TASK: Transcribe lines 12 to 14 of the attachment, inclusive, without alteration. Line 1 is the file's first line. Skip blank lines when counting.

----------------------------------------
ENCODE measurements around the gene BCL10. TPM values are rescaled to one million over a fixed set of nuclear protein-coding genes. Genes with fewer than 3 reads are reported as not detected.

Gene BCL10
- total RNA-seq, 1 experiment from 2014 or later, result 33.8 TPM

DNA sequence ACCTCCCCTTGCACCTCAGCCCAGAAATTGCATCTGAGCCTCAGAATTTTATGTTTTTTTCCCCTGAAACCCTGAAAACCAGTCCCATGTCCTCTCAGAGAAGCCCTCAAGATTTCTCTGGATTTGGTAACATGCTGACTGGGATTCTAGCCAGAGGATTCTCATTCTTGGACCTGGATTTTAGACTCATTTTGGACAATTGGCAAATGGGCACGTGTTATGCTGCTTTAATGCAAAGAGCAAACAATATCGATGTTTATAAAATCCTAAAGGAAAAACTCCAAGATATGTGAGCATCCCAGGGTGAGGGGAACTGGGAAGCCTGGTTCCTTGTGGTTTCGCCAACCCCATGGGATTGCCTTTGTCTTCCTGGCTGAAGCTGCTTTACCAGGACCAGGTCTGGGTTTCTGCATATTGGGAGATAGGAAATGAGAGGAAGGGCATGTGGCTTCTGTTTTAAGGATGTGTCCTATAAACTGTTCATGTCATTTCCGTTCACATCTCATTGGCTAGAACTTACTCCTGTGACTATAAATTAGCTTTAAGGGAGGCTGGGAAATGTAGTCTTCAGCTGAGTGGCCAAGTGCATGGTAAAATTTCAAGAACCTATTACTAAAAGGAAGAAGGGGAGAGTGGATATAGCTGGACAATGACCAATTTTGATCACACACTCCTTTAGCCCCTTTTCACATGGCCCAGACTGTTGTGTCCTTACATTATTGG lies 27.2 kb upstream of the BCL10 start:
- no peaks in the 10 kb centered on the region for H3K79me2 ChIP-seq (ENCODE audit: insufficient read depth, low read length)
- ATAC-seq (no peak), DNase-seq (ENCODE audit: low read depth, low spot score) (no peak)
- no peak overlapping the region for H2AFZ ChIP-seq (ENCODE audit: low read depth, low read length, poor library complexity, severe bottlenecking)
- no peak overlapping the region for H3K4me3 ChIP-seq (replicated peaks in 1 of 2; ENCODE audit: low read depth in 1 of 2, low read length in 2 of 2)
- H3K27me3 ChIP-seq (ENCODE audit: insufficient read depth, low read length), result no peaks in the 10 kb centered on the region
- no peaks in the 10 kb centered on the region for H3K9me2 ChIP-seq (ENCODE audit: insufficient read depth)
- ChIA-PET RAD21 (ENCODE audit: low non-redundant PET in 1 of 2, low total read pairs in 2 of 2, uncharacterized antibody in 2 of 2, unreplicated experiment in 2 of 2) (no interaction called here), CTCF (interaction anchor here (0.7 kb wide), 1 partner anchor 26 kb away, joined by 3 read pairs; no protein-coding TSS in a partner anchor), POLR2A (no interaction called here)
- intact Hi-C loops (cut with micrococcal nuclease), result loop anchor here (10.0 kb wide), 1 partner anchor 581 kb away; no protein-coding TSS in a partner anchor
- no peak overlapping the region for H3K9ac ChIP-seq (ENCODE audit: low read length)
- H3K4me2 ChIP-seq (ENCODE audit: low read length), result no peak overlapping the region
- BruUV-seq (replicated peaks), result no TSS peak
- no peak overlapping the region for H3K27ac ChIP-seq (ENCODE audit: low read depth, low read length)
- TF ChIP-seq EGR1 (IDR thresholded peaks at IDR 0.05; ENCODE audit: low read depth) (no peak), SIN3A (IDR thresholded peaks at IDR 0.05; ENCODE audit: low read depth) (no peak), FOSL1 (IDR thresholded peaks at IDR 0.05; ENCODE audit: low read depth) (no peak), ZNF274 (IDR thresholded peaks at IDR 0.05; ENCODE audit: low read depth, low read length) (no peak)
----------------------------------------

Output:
- intact Hi-C loops (cut with micrococcal nuclease), result loop anchor here (10.0 kb wide), 1 partner anchor 581 kb away; no protein-coding TSS in a partner anchor
- no peak overlapping the region for H3K9ac ChIP-seq (ENCODE audit: low read length)
- H3K4me2 ChIP-seq (ENCODE audit: low read length), result no peak overlapping the region